You are viewing information for England.  Change country.

Science: the weather

This course provides an introduction to weather patterns and events around the world, explaining the main drivers that determine the weather on a seasonal and daily basis. You’ll explore how the professional weather forecasts for your area have been made and how reliable they are likely to be. Science: the weather is one of a series of 100-hour flexible online courses introducing fascinating topics in science. It allows you to learn about this topic just for interest and enables you to try out a new area of study before you commit yourself to further study. You can register and begin this course at any time and will have at least 6 months to complete it.

This is a non-credit bearing version of the now discontinued Understanding the weather.

Standalone study only

You will not be awarded credits for studying this course. It is available for standalone study only and cannot be counted towards an OU qualification.

Short course

Short course code
SG089
Credits
This is a non-credit bearing course.
Study method
Distance Learning
Short course cost
See Registration
Entry requirements
See Am I ready?

What you will study

The weather arises from physical processes within the atmosphere as it responds to the rotation of the Earth and the heating effect of the Sun. In this course you will discover how these processes determine the weather, how they vary depending on location and time of the year and the extent to which they can be forecast. You will also consider some of the ways in which typical variations in the weather and extreme weather events affect a wide range of human activities.

Scientific concepts relating to temperature, humidity, air pressure, air density, clouds, precipitation and wind will be explained, and you will see how many factors operate together in the atmosphere to produce various types of weather system. This in turn will give you a better understanding of the information conveyed by weather maps. You will also learn about the ways in which meteorological data, including surface and upper-air measurements as well as satellite information, are collected and fed into the computer models that underlie weather forecasting. This will enable you to understand how the professional weather forecasts for your area have been made and how reliable they are likely to be. You will be able to apply this knowledge in making your own short-term predictions of your local weather. There will be plenty of opportunity to consolidate your understanding of the scientific concepts by investigating different weather systems in a variety of climatic zones across the world.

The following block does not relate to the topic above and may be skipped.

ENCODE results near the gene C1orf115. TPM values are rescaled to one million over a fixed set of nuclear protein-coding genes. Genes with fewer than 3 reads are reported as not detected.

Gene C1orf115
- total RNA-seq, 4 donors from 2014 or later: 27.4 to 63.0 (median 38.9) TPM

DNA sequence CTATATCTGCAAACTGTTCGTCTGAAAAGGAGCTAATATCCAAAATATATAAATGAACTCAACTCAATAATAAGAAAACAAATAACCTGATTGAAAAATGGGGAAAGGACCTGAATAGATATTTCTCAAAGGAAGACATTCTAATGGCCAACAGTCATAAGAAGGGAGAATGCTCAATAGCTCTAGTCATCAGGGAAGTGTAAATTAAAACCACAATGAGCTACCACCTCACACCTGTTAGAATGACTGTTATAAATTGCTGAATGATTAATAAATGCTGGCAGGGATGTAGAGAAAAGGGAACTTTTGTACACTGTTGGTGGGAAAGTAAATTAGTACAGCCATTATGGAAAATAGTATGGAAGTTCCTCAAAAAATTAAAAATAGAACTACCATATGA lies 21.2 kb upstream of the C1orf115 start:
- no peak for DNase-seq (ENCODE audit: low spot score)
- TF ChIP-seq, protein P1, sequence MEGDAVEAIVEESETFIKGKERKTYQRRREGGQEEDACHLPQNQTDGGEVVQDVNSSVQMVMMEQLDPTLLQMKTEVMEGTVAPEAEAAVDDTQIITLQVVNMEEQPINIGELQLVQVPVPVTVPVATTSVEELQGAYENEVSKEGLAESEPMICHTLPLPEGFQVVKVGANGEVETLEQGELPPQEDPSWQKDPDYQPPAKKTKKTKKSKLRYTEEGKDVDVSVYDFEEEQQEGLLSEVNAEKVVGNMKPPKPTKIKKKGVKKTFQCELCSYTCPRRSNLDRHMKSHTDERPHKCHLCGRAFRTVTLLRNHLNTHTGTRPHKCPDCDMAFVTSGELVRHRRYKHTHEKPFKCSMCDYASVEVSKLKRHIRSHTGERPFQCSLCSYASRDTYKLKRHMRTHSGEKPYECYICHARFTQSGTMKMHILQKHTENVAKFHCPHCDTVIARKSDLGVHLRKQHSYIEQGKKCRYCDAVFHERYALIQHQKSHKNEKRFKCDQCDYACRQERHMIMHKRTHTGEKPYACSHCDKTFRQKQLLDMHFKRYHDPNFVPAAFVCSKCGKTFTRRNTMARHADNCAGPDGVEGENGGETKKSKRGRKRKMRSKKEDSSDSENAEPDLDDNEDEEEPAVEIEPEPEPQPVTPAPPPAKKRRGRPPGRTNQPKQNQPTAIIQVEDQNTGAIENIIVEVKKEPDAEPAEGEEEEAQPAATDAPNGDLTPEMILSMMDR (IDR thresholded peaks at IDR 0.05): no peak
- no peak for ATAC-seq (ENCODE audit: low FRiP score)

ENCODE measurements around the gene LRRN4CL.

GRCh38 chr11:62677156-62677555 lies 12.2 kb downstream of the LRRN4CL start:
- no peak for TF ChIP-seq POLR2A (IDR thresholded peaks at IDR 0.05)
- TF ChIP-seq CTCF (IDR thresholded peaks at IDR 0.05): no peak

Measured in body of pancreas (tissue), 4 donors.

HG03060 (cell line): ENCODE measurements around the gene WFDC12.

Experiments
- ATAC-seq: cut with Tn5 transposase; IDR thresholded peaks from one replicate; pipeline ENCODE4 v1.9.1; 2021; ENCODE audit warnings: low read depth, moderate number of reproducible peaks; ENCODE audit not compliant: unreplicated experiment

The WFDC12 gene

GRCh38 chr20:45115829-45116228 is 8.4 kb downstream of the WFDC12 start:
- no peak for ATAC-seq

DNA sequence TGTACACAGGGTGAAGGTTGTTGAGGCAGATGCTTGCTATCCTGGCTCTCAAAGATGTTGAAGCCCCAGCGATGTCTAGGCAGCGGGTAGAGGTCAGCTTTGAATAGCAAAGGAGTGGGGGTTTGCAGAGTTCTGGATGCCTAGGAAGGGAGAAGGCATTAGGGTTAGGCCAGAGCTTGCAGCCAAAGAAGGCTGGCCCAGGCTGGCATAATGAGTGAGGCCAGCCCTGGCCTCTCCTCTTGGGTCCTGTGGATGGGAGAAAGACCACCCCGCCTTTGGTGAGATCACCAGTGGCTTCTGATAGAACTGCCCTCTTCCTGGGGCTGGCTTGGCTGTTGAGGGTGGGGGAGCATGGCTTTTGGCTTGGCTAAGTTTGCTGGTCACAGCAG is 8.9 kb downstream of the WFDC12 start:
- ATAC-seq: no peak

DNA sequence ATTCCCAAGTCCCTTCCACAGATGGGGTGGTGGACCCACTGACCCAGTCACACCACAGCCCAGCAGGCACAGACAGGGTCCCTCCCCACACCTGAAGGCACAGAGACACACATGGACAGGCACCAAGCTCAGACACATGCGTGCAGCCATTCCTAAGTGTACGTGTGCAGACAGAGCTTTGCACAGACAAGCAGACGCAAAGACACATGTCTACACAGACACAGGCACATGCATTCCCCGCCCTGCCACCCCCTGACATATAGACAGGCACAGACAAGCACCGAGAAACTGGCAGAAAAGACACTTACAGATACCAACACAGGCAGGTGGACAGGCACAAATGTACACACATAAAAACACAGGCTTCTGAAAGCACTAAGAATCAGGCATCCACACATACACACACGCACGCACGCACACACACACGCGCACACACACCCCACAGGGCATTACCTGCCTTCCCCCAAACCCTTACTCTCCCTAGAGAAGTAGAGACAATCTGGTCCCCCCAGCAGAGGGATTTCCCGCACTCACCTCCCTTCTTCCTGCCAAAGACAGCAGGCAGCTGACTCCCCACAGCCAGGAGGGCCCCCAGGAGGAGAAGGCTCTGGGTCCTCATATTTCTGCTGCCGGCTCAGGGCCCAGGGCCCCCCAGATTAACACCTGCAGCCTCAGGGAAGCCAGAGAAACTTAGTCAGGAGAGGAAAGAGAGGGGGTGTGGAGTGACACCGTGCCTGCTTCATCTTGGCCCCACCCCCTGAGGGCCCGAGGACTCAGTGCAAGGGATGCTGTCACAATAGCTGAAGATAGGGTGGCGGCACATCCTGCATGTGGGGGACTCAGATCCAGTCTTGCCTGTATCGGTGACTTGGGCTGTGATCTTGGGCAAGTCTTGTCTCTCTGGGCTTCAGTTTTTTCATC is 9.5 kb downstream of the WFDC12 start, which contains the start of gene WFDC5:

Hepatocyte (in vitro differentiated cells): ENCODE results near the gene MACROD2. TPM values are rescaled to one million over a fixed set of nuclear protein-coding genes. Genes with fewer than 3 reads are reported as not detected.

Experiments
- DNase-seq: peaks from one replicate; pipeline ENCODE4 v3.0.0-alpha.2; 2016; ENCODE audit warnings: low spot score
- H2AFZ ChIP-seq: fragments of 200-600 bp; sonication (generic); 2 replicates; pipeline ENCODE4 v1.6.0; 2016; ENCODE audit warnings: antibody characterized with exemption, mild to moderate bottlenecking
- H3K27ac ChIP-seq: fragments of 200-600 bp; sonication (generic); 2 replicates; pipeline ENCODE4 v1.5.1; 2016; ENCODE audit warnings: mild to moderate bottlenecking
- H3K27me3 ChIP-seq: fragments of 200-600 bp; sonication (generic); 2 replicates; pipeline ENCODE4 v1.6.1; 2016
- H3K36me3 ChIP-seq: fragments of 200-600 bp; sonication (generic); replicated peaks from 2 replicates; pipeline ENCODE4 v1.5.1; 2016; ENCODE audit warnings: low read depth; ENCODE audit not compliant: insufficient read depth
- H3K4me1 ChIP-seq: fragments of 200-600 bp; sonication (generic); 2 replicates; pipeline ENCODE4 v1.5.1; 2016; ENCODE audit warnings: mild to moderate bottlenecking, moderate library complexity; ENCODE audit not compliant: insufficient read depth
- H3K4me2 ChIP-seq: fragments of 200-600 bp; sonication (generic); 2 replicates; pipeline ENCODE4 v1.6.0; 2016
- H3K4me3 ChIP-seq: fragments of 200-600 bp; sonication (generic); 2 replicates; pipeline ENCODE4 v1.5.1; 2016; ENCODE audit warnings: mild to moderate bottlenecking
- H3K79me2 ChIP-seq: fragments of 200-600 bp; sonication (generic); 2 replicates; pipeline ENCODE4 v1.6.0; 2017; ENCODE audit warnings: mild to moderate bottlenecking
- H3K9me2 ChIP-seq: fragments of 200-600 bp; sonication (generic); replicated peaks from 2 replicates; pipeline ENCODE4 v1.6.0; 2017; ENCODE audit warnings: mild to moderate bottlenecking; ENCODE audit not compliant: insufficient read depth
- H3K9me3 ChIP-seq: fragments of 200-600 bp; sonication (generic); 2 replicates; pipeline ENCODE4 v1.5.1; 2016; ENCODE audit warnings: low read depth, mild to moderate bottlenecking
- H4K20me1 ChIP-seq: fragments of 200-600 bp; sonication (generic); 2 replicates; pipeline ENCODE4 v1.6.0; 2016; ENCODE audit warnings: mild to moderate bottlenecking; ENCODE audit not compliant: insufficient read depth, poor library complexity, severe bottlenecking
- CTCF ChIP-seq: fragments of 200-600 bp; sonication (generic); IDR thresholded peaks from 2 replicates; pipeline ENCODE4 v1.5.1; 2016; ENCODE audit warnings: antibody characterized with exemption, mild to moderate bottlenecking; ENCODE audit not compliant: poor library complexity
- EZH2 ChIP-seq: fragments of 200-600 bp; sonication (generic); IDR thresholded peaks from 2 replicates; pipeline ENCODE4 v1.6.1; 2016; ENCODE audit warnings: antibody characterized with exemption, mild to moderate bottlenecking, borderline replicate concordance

By the end of the course you will have developed a range of study skills associated with retrieving and interpreting information in the form of tables, charts, maps and graphs. You will have the opportunity to undertake some small projects in which you will develop your ability to observe your local weather in a systematic way and to interpret forecasts.

The specially written study materials include a website with online activities using images, videos and other material and links to particular weather stations.

The course is produced in partnership with the Royal Meteorological Society.

By the end of this course you should be able to:

Demonstrate general knowledge and understanding of some of the basic facts, concepts, scientific principles and language relating to meteorology and weather forecasting. In particular you should be able to demonstrate an understanding of:

  • the main weather elements, relationships between them and the importance of the weather for human society
  • patterns of circulation within the atmosphere  and weather at different scales
  • formation and evolution of high and low-pressure areas, and of frontal systems
  • computer models of the atmosphere and weather forecasts and interpretation of surface pressure charts 
  • techniques used to gather meteorological data
  • how to make, record and interpret observations and simple measurements relating to the weather.

This course will require around 80–100 hours of your time in total, which can be spread over at least 6 months. Register online today and start tomorrow – no need to wait!

The course features the distinctive strengths of The Open University (OU) from its years of expertise in distance learning:

  • The convenience of accessing its clearly presented and sequenced materials, activities and support whenever suits you and wherever you have access to the protected course website – if you prefer, you can print key materials to work on them offline.
  • The support of an expert learning adviser who can clarify study materials, answer questions and help you relate the course to your specific needs.